-- Stain-Grade: Clear lumber suited to translucent finishes that show the grain -- relatively free of knots and other imperfections. Pine, maple, and red oak are the most commonly available wood species.
-- Paint-Grade: Lumber intended to receive an opaque finish, which conceals imperfections. Lesser grades of pine are typically used here, including finger-jointed moldings that consist of multiple short lengths of stock pieced together.
-- Engineered: Compressed fiberboard profiles covered with vinyl or wood veneers or primed to accept paint are readily available. High-density polyurethane profiles feature a smooth primer-coated skin and are stable and lightweight.
Cut and Fit
Cut and fit the molding for one section of the room at a time, starting at an outside corner. Most right-handers prefer to work counterclockwise around a room.
Attach the molding as you go so you don't confuse placement of the pieces. Drill pilot holes in the molding every 16 inches. Use a hammer and finishing nails to attach the molding to the wall. With the hammer and nail set, lightly countersink the finishing nails. Better yet, use a pneumatic finish nailer, shown, which you can operate with one hand while supporting the molding with the other.
Caulk nail holes, joint gaps, and seams where the molding meets the wall. Fill the holes with caulk and smooth with a putty knife. Squeeze a bead at gaps and seams. Smooth the bead with your finger and wipe away any excess. Let dry, then touch up with paint. Caulk minimizes imperfections, but is for painted molding only.
Tip: Paintable latex caulk is great because you can clean up smears with a rag and water.
Bevel cuts are diagonal cuts across the face of a flat piece of trim, especially at outside corners for baseboard or chair rails. Bevel cuts join the pieces of molding that form the frames.
Miter cuts are used for outside corners, joining two pieces of trim with the ends cut at an angle. To make an outside corner, cut a 45-degree angle on one piece of trim with the saw blade angled to the left and one 45-degree angle on the second piece with the saw blade angled to the right.
Compound Miter Cut
Possible with some compound miter saws, the cut is both mitered and beveled. It's used to cut wide crown moldings that are too large to nest upright on a miter saw base, and it allows you to cut corners with the molding laid flat on the table saw and without reversing the board.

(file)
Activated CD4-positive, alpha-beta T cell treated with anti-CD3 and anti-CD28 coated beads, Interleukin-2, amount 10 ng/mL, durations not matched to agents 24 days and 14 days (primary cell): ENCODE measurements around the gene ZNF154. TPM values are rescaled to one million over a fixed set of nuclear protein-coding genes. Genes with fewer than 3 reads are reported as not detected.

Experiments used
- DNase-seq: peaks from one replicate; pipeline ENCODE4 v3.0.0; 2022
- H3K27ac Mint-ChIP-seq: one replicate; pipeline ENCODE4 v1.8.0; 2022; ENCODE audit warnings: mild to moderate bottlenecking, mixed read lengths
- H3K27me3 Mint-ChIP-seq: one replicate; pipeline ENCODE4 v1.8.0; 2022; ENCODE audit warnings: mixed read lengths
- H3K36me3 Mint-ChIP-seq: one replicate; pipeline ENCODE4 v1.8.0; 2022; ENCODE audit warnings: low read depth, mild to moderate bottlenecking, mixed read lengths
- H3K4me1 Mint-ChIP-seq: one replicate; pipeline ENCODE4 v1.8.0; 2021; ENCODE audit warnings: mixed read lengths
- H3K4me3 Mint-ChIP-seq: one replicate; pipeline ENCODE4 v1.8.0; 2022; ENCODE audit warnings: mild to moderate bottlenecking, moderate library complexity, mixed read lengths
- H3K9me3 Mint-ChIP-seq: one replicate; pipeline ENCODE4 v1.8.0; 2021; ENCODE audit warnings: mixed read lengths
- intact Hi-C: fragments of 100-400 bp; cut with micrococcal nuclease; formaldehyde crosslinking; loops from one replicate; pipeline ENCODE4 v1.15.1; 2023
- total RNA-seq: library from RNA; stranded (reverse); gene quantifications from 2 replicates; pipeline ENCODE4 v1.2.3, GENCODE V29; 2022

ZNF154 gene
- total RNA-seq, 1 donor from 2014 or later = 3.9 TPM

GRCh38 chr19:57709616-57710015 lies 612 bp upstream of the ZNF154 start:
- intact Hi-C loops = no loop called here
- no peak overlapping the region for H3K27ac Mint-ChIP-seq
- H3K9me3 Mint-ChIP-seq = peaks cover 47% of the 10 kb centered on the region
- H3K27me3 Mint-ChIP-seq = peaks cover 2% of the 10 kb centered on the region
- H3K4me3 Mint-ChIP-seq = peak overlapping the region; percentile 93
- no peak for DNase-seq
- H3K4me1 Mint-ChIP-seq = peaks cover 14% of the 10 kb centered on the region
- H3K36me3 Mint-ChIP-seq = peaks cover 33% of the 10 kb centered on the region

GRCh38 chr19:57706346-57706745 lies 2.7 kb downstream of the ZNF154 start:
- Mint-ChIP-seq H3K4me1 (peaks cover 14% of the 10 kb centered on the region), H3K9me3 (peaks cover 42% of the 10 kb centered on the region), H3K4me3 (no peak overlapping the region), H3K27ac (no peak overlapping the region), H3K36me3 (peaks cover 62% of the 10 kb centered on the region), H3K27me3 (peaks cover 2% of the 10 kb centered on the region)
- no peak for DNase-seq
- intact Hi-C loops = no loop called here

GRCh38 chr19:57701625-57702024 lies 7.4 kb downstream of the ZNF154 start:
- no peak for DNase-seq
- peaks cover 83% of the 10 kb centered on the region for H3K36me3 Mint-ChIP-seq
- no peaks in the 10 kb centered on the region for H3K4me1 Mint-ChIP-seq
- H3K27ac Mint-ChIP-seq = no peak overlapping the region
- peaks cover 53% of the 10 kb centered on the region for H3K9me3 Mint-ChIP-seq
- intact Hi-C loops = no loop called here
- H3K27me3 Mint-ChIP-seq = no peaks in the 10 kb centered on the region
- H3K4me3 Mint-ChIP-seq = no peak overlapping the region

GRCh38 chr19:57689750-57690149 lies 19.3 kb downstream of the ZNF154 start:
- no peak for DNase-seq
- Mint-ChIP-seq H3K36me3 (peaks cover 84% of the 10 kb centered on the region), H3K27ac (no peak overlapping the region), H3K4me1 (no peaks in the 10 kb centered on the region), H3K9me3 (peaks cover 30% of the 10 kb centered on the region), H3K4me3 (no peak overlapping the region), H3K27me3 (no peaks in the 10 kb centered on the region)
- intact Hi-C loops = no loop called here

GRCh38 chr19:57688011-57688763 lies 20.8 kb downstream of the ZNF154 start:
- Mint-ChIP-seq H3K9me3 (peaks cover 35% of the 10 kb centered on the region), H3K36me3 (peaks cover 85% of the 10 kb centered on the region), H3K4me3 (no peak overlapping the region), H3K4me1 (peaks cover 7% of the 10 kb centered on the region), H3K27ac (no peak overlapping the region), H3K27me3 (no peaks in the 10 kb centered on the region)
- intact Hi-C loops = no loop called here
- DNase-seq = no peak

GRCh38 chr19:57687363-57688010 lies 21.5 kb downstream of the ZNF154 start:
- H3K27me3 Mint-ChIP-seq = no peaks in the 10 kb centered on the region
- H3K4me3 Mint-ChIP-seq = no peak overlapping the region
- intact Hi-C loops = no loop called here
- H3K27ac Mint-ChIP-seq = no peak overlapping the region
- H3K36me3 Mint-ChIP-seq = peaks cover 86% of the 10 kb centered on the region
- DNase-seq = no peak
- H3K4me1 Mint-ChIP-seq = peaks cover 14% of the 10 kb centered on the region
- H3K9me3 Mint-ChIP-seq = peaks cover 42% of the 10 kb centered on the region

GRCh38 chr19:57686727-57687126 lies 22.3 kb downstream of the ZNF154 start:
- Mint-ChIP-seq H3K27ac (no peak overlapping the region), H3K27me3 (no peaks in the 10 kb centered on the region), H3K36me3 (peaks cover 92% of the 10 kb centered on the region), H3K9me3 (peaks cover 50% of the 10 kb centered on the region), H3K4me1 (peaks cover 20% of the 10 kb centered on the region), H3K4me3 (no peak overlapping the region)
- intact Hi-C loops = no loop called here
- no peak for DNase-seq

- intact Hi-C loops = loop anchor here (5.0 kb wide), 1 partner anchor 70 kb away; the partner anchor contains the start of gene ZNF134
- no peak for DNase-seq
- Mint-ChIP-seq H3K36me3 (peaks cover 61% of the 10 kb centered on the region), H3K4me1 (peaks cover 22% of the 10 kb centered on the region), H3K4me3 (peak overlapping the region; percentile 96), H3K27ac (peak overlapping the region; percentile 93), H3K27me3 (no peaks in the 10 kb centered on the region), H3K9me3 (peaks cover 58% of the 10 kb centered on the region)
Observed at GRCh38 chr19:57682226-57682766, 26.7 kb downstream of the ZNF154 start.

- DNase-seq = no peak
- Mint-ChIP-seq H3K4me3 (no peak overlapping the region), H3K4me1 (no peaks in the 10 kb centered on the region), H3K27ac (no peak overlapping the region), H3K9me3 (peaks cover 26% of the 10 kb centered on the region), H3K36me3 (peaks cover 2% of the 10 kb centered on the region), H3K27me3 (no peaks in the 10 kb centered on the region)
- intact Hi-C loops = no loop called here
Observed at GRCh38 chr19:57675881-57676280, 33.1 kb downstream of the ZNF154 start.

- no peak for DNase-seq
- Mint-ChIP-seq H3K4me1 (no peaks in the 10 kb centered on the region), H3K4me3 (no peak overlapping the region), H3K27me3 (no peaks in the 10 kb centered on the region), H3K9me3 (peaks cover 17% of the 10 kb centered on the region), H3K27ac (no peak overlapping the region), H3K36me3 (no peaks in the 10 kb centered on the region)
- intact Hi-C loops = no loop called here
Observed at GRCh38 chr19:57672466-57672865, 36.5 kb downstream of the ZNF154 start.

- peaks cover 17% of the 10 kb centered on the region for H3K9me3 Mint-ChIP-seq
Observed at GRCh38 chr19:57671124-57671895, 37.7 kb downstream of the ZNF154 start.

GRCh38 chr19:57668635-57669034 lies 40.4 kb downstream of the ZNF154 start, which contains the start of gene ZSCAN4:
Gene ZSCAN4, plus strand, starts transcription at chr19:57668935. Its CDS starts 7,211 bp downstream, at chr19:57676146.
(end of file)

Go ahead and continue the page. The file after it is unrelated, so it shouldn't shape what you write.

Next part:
What is Coping?
Coping is the cutting of a contoured end to match the curved profile of a neighboring piece of molding. You'll cut away some of the angled end, following the contours of the profile, so it can nest against the face of its neighbor. The first step is to make a miter cut.
Using the Tool
Use a coping saw to cut away the bulk of the material at the angled end, following the profile. Cut just shy of the contour line, leaving a little of the end grain exposed.
Use files to do the final shaping, test-fitting the piece as you work. A slightly recessed (back-cut) angle on the end grain will help ensure a snug fit on the front.
Tip: Use the trim-and-try-again method. Cut boards a little long, test fit, and nibble at the board end as needed.
Test to make sure you have a tight fit for a smooth joint -- the line where the molding's curved face meets the end grain of the miter cut. That line is the shape of the molding profile.
-- Before installing, inspect the side and head jambs, the boards that line the edges in the wall opening and run perpendicular to the casing. The jamb edges should be flush with the wall surfaces.
--Leave a narrow portion (less than 1/4 inch) of the jamb edges exposed, this is the reveal.
-- Fit the lower trim components first. For doors, this means the plinth blocks at the base. For windows, it means installing the stool (horizontal shelf) and apron (vertical piece beneath window) before fitting the side jambs.
This head casing tops off the door opening. The jamb casings (vertical) are made from 1 X 4 stock with rounded or radiused edges. They are cut square at the top then capped with a thin bullnose trim piece. Atop this sits another 1 X 4, with square edges intact.
This plinth block (an excellent aid to novice carpenters) at the base of door casing is where the side casing and baseboard meet. The moldings are cut square to butt against the plinth.
If the Shoe Fits
The gap where baseboard and floor meet is covered by a small piece of quarter-round molding known as a shoe.
Back to Basics
This one-piece casing style, with a tapered and curved profile, is inexpensive and easy to install. The corners are mitered.
This two-piece casing features 1 X 4 square-edge stock, butted together at the corners, then trimmed around the outside with an L-shape molding, mitered at the corners.
Quick and Easy
This casing features fluted profiles that require only square cuts to butt against decorative rosette blocks.
Test-fit outside corner pieces to reveal a gap that shows how much you'll need to adjust one of the angle cuts to compensate for the not-quite-square corner. If the joint is open on the outside as shown, cut both pieces at slightly less than 45 degrees. If the joints open at the back, cut both pieces at slightly more than 45 degrees.
For long wall sections that require multiple lengths of stock, splice the molding using a scarf joint, a simple overlapping of 45-degree bevel ends, positioned at a stud. Here, the left side of the joint is beveled away from the walls. The right side is beveled toward the wall. Attach the left piece and test fit the right piece. Apply wood glue and press the joint together. Drill two pilot holes through both ends (slightly angled into the joint), start the nails, and drive them in.